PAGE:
While the IRS has made considerable progress in this area, more work remains. Fighting identity theft is an ongoing battle as identity thieves continue to create new ways of stealing personal information and using it for their gain. Identity theft cases are among the most complex handled by the IRS. The IRS is continually reviewing processes and policies to minimize the incidence of identity theft and to help those who find themselves victimized. Among the steps underway to help victims:

  • IP PIN expansion. The IRS Identity Protection PIN (IP PIN) is a unique six digit number that is assigned annually to victims of identity theft for use when filing their federal tax return that shows that a particular taxpayer is the rightful filer of the return. For the upcoming tax year 2013 filing season, the IRS expects to provide more than 1.2 million taxpayers with an IP PIN. For the second tax season in a row, the number of IP PINs has nearly doubled from the year before. The IP PIN will allow these individuals to avoid delays in filing returns and receiving refunds.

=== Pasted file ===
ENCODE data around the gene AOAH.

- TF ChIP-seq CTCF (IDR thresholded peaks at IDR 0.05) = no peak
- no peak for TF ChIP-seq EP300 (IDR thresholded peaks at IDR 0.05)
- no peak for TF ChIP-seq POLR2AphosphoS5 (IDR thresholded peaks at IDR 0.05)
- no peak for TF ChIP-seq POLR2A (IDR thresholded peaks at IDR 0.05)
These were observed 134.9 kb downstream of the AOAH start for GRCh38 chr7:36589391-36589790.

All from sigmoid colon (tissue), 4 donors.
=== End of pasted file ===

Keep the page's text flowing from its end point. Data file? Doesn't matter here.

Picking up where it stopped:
• IP PIN Changes:
    • If an IP PIN is assigned to a taxpayer for their 2013 return, the IP PIN must be used on any delinquent 2011 and 2012 returns filed during the 2014 calendar year.
    • IRS is exploring the use of an online process through IRS.gov that will allow taxpayers who have an IP PIN requirement and lose their IP PIN to create an account and receive their original IP PIN online. 
  • Victim case resolution:  The IRS continues to dedicate more and more employees to resolution of victim cases. These are extremely complex cases to resolve, frequently touching on multiple issues and multiple tax years. Cases of resolving identity theft can be complicated by the thieves themselves contacting the IRS. The IRS is working hard to streamline its internal process, but much more work remains. A typical case can take 180 days to resolve, and the IRS is working to reduce that time period.
  • Service options. The IRS is providing information in several ways ranging from a special section on IRS.gov devoted to identity theft to a special phone number available for victims to obtain assistance and resource information for resolving tax issues. The IRS Identity Protection Specialized Unit is available at 1-800-908-4490.
  • More information is available on IRS.gov, including the Taxpayer Guide to Identity Theft.

IRS Criminal Investigation